You found trails, usually elephant paths, and plowed your Landrover TDI110 “Defender” into the wild.
With roads and government tariffs and mercantile competition and especially, with tourists who are terrified that traveling off roads is what al-Qaeda wants you to, who need room for 30 pounds of cosmetics and hair shampoos, who schedule their spinal epidurals depending on air fare sales, who are allergic to Wonder Bread and need additional room to bring their sleep amnea machine and additional plugs in the cab for their kids’ Xbox …
… the “Defender” has died. “Long live the memory of the Defender!”
I still manage to slip real bush into some of my safaris, although I often play it by ear because many of my clients today would have a heart attack if a little cricket jumped on them.
But in the main I don’t. Nobody does. You don’t fork out ten grand to feel like you’re riding a jackhammer.
Once upon a time, we didn’t mind, but no one would tell you that the Defender was comfortable – it wasn’t. But that was a machine! You could drive it up a boulder. (Coming down was the problem.)
The Defender was expensive. Being so tough meant that we constantly challenged it, and so often man the ultimate defeated the machine and the machine had to be fixed. That was difficult: it was soooo expensive.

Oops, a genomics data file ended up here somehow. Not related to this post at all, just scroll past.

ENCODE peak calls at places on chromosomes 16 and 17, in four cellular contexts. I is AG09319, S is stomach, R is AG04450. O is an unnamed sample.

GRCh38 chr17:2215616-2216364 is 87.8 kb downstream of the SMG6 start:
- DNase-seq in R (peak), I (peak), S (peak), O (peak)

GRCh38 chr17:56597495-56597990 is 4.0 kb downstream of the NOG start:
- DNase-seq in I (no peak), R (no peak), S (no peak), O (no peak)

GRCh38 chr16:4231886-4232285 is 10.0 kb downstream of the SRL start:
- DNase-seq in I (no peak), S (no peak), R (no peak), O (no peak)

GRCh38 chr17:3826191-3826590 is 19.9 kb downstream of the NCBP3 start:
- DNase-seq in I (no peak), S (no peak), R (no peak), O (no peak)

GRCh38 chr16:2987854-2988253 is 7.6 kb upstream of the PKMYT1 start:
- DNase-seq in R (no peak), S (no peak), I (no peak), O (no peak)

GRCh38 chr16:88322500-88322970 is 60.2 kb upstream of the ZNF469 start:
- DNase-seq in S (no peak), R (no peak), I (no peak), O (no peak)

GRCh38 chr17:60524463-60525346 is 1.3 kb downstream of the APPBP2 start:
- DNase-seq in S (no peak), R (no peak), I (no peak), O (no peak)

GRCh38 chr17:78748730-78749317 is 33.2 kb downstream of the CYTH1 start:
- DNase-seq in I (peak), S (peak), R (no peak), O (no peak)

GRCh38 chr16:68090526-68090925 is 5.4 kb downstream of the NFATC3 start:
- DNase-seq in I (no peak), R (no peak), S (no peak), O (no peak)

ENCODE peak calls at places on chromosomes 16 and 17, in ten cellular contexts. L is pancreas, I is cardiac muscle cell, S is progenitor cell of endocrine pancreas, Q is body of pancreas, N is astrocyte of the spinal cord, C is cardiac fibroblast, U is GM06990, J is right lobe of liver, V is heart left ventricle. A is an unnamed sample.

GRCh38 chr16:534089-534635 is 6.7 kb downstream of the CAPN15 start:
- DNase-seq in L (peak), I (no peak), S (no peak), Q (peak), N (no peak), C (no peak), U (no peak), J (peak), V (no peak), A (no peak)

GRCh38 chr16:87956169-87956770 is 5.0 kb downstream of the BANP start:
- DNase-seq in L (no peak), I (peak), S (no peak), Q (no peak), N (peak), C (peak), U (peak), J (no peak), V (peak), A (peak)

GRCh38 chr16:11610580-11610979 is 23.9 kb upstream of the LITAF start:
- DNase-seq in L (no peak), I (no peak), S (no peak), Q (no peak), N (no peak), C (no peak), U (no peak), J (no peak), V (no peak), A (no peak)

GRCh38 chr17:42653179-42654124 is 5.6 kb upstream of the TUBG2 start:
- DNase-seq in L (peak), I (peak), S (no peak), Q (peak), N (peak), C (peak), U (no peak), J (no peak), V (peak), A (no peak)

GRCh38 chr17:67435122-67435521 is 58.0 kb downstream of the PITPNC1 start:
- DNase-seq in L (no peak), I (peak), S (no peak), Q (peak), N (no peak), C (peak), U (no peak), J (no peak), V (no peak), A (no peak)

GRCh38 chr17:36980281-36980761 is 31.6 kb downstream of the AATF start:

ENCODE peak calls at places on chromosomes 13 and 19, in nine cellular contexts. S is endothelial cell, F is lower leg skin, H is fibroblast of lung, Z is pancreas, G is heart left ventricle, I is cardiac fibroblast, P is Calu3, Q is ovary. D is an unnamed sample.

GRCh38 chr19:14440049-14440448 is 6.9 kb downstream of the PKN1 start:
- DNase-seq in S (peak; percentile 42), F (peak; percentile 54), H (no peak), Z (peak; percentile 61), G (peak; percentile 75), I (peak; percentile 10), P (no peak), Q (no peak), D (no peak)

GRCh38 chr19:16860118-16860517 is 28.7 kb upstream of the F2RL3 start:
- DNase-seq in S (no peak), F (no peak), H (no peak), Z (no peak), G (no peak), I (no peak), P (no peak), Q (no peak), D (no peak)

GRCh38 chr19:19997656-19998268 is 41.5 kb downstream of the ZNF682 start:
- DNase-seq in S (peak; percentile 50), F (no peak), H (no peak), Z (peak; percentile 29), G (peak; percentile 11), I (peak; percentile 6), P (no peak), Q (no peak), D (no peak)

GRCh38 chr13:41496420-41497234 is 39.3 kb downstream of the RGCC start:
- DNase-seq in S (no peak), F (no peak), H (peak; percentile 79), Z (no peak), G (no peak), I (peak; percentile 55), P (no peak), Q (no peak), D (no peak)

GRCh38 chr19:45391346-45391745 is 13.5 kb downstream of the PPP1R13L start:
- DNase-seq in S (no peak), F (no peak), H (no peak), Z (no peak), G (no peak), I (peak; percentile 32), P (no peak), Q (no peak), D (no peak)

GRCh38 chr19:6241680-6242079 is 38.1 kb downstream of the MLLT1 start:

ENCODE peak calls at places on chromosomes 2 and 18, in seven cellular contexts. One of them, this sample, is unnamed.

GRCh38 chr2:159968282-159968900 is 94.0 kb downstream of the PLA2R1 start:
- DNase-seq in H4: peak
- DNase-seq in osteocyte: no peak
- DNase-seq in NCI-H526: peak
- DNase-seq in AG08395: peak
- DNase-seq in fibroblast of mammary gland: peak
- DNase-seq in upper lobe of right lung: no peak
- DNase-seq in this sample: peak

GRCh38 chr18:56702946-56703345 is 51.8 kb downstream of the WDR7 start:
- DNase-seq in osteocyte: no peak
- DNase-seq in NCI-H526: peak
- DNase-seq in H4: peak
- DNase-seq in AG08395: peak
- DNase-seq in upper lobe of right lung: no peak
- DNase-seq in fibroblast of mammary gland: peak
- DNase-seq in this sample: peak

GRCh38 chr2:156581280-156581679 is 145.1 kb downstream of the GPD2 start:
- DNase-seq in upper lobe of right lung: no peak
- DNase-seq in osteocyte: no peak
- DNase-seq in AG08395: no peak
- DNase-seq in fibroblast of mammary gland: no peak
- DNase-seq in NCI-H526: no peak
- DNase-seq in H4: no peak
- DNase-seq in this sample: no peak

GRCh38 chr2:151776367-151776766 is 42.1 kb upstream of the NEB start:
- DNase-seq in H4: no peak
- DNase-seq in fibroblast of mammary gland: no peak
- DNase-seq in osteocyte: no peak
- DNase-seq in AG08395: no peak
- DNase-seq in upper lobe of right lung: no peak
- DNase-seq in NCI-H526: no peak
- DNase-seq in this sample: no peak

Even 20 years ago a simple universal joint exceeded most safari’s net costs. And it was hard to explain to clients that it was noble that, in fact, they couldn’t move for a while.
I mark that as the point at which Landrovers began to decline in popularity. It was about 20 years ago and spare parts were so expensive that clients would often get into the car and then not be able to go on safari because it wouldn’t start.
So in comes the New World, that is the new world of automotive mercantilism which in English is “Toyota.”
And shortly after “Toyota” came “Nissan.”
And Defender was overwhelmed by Pretender. They were so cheap. And besides, there were now roads, and the Toyota stretchie does pretty well on roads and it can easily be modified to carry cosmetic cases.
Modified is the key. Yes the Defender could be modified, but it was hard work, because it was thick metal. Toyota’s and Nissan’s metal is a tad better than aluminum foil, and there are a myriad of things you can do with such pliable material: origamy, for instance.
You can cut out the roof then put it back on extenders so people can stand up and pretend they’re on the subway.
You can have all sorts of kinds of seats: pillows and cushions and even ones that warm themselves.
Windows is a problem we’re working on. When a vehicle is changed so much, the preformed window sometimes doesn’t work so well, but not to worry, stand up and look out.
So what has happened to my Defender?
Landrover is not to be displaced from modern times. It began after World War II, a copy of a military jeep, which farmers needed in Wales to defend themselves against Northumberlers. Ever since that courageous moment of birth, Landrover has evolved with the times.
So today, you’ll find these legendary machines mostly in mall parking lots, because it is today what the Landrover does best, defend its owners against obscurity.
On safari, we’ll make do with the “Pretender.” Bring on that Lacombe! We can handle it!